Though some are hotter than others, all real estate markets in Southern California are performing well, according to Edward Coulson, a professor of economics and the director of research at the University of California, Irvine’s Center for Real Estate.
“The office market is the most nebulous,” Coulson said. “Vacancies have been solid and absorption has been pretty good, but going forward we won’t see a lot of action on the plus or minus side.”
Amenities such as nice lobbies and common space are important factors when it comes to office space, Coulson explained. Walkable proximity to food service and the “urban experience” can be important for some types of office environments, but overall it is not as important as some have claimed, he said.
Richard Green, director and chair of the University of Southern California Lusk Center for Real Estate, said creative office space with open floor plans and high amenities is doing quite well, with rents increasing. However, traditional office space, typically in suburban markets, has higher vacancy rates due to the fact that companies are utilizing less square footage per employee, Green explained. So, despite decreasing unemployment rates, the office market is weaker.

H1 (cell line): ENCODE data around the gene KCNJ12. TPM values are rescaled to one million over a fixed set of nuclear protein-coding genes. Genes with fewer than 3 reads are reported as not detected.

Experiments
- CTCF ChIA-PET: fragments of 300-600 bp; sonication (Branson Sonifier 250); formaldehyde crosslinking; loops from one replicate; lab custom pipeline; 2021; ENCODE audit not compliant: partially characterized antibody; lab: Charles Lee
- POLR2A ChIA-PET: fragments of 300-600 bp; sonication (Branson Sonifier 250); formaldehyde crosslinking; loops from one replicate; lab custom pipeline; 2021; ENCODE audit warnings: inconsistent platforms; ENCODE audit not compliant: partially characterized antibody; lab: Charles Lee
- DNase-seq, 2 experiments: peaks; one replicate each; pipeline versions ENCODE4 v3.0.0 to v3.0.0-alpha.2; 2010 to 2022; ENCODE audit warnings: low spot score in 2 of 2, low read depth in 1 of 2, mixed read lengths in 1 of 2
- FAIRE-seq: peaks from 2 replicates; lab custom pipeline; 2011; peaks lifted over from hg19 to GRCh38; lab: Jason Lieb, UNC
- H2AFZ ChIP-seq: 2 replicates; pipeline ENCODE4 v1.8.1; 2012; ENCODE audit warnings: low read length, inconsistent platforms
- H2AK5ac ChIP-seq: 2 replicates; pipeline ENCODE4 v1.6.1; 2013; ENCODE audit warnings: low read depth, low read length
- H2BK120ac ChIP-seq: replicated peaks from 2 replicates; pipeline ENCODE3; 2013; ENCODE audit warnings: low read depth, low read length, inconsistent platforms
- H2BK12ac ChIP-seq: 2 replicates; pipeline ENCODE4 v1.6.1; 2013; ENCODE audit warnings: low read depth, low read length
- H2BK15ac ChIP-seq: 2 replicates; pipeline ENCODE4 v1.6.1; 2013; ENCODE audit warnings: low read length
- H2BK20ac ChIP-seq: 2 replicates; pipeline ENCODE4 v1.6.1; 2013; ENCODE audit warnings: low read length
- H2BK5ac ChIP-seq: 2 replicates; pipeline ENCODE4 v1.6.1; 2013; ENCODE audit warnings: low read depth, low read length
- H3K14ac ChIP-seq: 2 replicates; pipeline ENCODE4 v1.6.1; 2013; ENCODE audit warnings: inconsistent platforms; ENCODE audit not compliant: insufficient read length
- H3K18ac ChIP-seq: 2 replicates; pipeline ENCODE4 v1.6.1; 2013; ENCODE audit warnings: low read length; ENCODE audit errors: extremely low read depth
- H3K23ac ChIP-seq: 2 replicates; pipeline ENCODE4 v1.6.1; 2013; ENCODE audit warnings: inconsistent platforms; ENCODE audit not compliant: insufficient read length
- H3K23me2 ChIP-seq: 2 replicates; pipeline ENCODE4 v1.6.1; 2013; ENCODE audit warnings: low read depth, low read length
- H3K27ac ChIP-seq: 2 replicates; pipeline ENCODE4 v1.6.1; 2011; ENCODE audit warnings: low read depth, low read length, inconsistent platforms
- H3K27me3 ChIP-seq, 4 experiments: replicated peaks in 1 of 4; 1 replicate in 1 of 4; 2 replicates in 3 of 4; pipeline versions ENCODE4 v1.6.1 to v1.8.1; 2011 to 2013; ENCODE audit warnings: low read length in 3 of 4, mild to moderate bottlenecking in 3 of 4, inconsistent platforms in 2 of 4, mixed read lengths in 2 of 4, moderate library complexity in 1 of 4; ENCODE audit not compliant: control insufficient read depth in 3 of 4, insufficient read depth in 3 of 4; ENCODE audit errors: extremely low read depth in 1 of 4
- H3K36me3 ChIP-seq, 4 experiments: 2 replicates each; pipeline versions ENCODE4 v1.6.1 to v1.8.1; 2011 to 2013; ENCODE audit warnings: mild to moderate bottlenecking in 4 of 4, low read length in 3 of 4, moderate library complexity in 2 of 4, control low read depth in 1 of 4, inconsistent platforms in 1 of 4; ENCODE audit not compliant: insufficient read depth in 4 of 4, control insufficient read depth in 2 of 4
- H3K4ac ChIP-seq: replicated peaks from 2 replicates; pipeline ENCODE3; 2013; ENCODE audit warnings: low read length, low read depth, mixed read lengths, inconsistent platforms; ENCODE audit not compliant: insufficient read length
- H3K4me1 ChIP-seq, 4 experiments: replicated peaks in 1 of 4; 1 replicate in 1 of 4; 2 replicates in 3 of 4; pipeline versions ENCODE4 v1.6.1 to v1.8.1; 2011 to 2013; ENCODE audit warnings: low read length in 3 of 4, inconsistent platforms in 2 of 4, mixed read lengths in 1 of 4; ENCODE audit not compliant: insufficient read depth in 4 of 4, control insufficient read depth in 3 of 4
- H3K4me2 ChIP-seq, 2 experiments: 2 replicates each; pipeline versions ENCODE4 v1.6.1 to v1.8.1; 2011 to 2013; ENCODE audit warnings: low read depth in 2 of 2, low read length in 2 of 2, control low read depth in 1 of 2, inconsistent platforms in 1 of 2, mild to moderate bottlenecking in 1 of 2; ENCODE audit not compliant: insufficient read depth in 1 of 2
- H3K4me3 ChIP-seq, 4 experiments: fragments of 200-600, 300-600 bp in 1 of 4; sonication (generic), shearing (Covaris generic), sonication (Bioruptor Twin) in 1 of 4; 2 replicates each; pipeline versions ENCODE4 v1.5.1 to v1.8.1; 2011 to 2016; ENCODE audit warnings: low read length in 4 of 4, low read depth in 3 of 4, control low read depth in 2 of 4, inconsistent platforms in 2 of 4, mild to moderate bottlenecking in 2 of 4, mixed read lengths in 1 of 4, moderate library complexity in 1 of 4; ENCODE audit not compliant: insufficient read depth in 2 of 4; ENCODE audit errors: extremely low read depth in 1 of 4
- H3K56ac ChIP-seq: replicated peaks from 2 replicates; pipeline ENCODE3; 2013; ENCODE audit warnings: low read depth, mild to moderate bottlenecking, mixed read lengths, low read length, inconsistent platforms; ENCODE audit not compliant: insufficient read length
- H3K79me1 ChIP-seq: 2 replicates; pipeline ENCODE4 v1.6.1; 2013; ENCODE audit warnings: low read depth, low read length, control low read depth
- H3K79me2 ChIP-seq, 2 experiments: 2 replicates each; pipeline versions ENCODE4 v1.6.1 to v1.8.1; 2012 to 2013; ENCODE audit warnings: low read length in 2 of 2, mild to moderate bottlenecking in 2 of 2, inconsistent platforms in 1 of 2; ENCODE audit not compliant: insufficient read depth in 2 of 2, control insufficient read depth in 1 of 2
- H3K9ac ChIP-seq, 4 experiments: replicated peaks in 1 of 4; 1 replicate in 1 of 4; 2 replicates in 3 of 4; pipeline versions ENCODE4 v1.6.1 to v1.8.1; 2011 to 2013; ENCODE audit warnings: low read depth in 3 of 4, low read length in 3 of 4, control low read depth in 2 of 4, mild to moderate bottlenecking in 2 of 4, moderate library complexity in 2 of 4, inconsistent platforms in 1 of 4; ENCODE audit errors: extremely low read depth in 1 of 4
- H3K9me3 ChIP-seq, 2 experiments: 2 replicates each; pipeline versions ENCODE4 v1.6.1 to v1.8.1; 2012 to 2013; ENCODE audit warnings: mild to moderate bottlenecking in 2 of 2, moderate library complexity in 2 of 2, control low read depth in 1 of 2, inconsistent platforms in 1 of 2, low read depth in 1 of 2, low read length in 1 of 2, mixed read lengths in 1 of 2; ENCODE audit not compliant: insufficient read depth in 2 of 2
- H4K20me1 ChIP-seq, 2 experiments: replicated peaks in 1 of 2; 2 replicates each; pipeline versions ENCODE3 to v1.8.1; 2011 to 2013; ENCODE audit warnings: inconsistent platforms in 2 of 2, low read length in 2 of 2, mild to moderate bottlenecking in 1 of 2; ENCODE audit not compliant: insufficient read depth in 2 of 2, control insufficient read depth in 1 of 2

“Industrial is doing great, and I expect it to continue doing great because it’s basically substituting for other types of real estate – both retail and office,” Green said. “One thing that worries me is if we have a trade war, that is going to be bad for industrial.”
If a trade war ensues, Green said industrial space near the ports of Long Beach and Los Angeles, as well as in the Inland Empire, will suffer due to a decrease in imports. “If the ports start losing business because of a silly trade war, that could have a pretty profound effect on the industrial market,” he said.
As long as a trade war is avoided, Green said he is very bullish about the industrial market, with low vacancy rates continuing to put upward pressure on prices. Coulson said prices would likely continue to rise over the next 18 months. However, he added that the sky could be the limit on pricing as more and more companies build up their distribution networks, especially in denser environments where it’s difficult to create new space.
“The death of retail has been greatly exaggerated. A lot of companies are decreasing their amount of space, of course, but that creates capacity,” Coulson said. “You can never underestimate the ability of entrepreneurs to utilize capacity.”
Current trends in retail call for more creativity in how businesses use space, Coulson said. Offering services that cannot be purchased online is key, he noted. For example, 20 years ago there were no storefronts where people could drink wine while they painted, he noted. Food is also taking the place of traditional retail spaces, including creative food courts with entertainment options, he added.
Green is not certain how sustainable the current influx of new restaurants is. “The restaurant business is a tough business,” he said. “You can be a great chef and still not know how to manage a restaurant. The capital costs of a restaurant are very high, and everyone can think of a restaurant they really liked that has gone out of business.”